After passing through the Caribbean Sea, Bertha is expected to turn northward just off the Southeast coast. How close it tracks to, say, the Carolinas or points north, remains to be seen. Let’s see how the storm fares over the next day or two before worrying too much about the longer term outcome. Needless to say, we will be watching this closely as we move through the weekend but for now, it looks to be a wave maker perhaps for parts of the East Coast and that’s it as far as impacts. Things can change so stay tuned.

I will have more here tomorrow morning.

M. Sudduth 11:52 PM ET July 31

Tropical depression forming from 93L this morning?

Intensity graph showing considerable spread between the regional hurricane models and the larger scale global models

Intensity graph showing considerable spread between the regional hurricane models and the larger scale global models

There is not a lot of it, but deep convection is finally developing around at least part of the circulation of 93L. It is limited to the southern half of the low pressure area and any additional increase, especially on the northern side, would easily bring the system to tropical depression status – maybe even to tropical storm strength as well.

It is remarkable how well the low pressure area has held together amid such dry conditions in the deep tropics. This pattern has been in play for the past few years and, in this case for sure, has kept hurricane activity in this region to a minimum.

Taking a look at the latest intensity guidance, there are mixed signals this morning. Some of the model data suggests that this could become a hurricane while other data maintains a weak system that actually stays weak throughout the coming days. Breaking it down a bit, the regional hurricane models, developed just for predicting the intensity of tropical cyclones, are more bullish on development than the larger scale global models. The GFS, for example, shows the system basically dissipating as it moves across the northern Caribbean Sea. I think that there is a small window of opportunity for 93L to become a tropical storm before more negative conditions hinder additional strengthening. We’ll see – as I have said all along, I am skeptical of deep tropical development right now due to the fact that nothing much has come from this region in quite some time.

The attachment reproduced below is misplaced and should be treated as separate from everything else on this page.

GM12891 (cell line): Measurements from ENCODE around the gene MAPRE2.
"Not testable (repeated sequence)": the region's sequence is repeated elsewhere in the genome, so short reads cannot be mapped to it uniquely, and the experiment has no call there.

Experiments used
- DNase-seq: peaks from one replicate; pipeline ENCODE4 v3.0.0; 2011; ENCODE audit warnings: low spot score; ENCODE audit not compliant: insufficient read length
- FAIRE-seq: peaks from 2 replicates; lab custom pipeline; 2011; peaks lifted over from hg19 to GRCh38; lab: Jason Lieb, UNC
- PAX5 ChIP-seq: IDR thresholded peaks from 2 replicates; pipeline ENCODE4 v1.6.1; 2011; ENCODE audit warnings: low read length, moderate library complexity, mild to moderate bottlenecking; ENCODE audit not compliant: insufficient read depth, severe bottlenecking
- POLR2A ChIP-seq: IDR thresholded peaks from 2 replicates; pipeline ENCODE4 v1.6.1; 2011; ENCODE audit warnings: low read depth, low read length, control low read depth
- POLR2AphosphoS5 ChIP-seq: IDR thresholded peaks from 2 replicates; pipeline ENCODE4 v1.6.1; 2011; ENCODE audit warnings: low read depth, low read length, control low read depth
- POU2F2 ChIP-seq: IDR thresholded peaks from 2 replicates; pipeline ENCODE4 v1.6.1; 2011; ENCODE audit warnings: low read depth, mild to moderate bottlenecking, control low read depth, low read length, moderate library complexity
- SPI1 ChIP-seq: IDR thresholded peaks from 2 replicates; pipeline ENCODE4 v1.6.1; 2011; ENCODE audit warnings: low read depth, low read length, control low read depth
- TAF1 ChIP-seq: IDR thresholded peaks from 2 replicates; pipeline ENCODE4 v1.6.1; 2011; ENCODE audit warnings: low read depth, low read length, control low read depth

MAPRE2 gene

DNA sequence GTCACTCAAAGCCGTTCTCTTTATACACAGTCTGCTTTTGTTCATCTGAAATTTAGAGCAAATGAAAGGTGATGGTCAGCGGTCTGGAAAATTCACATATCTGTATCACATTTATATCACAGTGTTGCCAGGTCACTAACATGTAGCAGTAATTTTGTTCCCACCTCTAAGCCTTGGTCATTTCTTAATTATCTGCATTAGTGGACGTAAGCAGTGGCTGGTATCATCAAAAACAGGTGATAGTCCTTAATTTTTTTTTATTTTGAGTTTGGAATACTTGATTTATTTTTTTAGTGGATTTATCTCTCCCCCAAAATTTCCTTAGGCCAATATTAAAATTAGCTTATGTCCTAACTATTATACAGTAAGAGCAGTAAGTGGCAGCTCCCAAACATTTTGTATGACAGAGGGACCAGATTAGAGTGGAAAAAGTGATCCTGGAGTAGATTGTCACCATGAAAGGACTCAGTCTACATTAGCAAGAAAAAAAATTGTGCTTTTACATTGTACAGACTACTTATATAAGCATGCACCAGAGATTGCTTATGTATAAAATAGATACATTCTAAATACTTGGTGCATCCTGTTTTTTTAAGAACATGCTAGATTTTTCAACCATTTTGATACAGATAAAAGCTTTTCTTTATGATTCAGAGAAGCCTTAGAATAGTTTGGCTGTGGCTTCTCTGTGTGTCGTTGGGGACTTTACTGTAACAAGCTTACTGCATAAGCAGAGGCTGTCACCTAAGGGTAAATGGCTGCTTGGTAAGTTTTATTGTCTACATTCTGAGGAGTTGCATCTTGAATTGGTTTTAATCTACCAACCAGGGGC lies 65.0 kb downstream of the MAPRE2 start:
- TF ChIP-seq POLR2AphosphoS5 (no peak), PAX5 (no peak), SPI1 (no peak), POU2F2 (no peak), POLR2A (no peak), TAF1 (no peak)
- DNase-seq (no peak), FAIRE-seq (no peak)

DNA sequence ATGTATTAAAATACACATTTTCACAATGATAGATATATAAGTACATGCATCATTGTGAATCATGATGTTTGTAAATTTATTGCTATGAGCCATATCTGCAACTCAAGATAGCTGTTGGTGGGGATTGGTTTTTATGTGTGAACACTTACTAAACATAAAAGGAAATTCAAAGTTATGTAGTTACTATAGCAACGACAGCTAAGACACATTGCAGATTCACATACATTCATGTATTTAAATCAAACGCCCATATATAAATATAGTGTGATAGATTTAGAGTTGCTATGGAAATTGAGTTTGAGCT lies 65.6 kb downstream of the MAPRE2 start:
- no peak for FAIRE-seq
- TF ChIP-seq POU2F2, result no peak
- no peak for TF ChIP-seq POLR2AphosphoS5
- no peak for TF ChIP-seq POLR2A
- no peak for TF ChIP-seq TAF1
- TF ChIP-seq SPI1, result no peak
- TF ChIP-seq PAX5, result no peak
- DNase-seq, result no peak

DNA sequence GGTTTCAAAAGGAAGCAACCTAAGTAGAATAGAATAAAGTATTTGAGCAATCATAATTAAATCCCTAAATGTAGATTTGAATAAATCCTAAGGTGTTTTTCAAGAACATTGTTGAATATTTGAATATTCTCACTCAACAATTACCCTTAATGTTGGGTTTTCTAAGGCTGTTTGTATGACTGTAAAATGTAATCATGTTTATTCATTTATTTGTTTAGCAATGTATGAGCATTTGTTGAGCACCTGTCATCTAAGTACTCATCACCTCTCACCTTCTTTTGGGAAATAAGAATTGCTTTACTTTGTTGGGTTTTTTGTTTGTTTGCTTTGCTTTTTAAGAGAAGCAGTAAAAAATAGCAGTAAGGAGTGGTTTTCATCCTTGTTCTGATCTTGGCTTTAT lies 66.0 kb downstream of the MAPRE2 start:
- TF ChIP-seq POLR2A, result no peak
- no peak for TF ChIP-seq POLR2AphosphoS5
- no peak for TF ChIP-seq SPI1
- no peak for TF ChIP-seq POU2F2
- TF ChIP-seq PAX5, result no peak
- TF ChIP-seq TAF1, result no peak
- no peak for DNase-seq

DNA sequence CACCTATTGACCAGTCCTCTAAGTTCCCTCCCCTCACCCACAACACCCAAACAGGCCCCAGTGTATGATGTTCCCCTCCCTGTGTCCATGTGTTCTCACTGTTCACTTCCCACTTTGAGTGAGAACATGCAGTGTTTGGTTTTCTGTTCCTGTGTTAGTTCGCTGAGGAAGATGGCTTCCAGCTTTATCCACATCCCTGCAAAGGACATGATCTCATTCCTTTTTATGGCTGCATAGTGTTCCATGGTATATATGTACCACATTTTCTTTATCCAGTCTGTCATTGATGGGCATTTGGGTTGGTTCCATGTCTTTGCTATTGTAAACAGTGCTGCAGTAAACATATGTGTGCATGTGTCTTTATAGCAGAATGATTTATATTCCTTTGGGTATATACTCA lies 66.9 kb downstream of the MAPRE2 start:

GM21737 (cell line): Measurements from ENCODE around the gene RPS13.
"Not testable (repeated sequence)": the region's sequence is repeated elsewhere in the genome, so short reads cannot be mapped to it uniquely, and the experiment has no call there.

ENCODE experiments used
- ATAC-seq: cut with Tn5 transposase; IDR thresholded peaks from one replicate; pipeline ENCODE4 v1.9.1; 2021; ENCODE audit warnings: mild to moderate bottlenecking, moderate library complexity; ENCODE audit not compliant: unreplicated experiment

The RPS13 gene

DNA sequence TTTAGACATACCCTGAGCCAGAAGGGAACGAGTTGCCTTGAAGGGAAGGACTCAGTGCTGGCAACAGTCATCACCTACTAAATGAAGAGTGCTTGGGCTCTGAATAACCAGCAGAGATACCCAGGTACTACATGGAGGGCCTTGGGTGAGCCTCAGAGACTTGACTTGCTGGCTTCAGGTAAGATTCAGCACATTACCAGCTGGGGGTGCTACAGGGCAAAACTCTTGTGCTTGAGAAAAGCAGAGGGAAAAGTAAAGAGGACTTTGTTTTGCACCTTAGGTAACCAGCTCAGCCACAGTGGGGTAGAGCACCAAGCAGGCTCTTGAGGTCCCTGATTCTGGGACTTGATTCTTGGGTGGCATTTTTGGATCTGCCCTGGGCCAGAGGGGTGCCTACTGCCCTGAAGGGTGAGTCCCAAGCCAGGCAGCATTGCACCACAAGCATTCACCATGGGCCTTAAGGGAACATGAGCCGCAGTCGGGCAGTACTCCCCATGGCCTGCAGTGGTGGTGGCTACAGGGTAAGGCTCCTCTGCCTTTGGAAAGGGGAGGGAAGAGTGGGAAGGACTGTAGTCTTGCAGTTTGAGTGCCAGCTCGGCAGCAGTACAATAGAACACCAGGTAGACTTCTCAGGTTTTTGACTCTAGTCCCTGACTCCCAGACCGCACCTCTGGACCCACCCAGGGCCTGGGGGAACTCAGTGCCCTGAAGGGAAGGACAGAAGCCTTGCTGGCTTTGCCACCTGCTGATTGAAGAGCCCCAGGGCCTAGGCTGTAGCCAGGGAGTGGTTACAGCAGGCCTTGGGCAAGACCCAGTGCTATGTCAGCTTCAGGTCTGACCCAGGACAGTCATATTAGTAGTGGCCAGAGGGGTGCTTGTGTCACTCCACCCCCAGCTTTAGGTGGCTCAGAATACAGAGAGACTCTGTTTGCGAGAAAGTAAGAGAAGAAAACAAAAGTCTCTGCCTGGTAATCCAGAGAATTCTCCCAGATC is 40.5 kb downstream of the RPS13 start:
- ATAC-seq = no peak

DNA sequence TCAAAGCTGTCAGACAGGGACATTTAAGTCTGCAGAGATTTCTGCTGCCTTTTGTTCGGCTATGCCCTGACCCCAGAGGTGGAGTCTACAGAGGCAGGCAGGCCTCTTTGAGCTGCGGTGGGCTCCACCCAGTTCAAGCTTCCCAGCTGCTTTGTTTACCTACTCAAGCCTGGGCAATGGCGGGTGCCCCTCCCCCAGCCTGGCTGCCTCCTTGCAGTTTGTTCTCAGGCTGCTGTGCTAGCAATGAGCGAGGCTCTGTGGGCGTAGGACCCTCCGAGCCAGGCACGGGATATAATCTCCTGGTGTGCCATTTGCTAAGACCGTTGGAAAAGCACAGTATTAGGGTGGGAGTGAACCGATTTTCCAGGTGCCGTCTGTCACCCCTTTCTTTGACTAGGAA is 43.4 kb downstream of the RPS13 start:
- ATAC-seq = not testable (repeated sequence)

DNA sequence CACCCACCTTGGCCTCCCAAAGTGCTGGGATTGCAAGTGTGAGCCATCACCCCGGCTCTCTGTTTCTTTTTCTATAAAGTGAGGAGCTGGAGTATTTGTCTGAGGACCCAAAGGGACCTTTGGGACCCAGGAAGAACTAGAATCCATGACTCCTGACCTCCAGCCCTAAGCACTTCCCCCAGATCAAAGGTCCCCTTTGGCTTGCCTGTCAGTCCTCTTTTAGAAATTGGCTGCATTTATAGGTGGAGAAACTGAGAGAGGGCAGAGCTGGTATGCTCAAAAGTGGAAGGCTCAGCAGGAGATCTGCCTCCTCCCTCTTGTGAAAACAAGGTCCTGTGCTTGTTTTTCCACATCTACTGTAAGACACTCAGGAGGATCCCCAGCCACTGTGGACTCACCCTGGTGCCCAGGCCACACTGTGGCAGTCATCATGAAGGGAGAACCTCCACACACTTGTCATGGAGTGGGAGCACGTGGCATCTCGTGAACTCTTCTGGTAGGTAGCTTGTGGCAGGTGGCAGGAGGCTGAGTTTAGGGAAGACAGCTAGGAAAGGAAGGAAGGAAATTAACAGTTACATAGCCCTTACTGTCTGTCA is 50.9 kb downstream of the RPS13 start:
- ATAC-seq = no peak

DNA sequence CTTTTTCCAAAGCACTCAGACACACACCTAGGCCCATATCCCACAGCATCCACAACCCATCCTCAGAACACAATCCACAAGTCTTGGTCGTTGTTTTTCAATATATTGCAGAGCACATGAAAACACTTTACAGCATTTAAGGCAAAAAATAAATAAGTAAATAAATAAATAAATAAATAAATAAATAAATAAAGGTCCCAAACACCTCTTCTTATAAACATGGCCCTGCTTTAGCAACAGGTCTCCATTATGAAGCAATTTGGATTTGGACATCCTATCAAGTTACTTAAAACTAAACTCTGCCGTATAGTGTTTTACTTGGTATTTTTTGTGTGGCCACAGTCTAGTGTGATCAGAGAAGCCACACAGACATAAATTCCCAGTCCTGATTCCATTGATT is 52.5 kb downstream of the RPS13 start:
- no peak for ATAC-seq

The track forecast seems a little more straight forward and indicates a general west to west-northwest movement towards the Lesser Antilles. As such, interests in the area should be watching the progress of 93L closely. While it looks like the impacts would be limited due to the low intensity, it is possible that tropical storm conditions will arrive in the region over the next few days. We’ll see what the NHC has to say about all of this around 11am ET when the first advisory could be issued on what could be tropical depression three or even tropical storm Bertha.

Elsewhere in the Atlantic Basin, all is quiet as we end the month of July.

In the east Pacific, there is plenty of activity to watch but nothing close to land and I see nothing in the computer guidance to suggest a change to that anytime soon.

I’ll have more here later today with additional updates on our Twitter and Facebook feeds.

M. Sudduth 8:07 AM ET July 31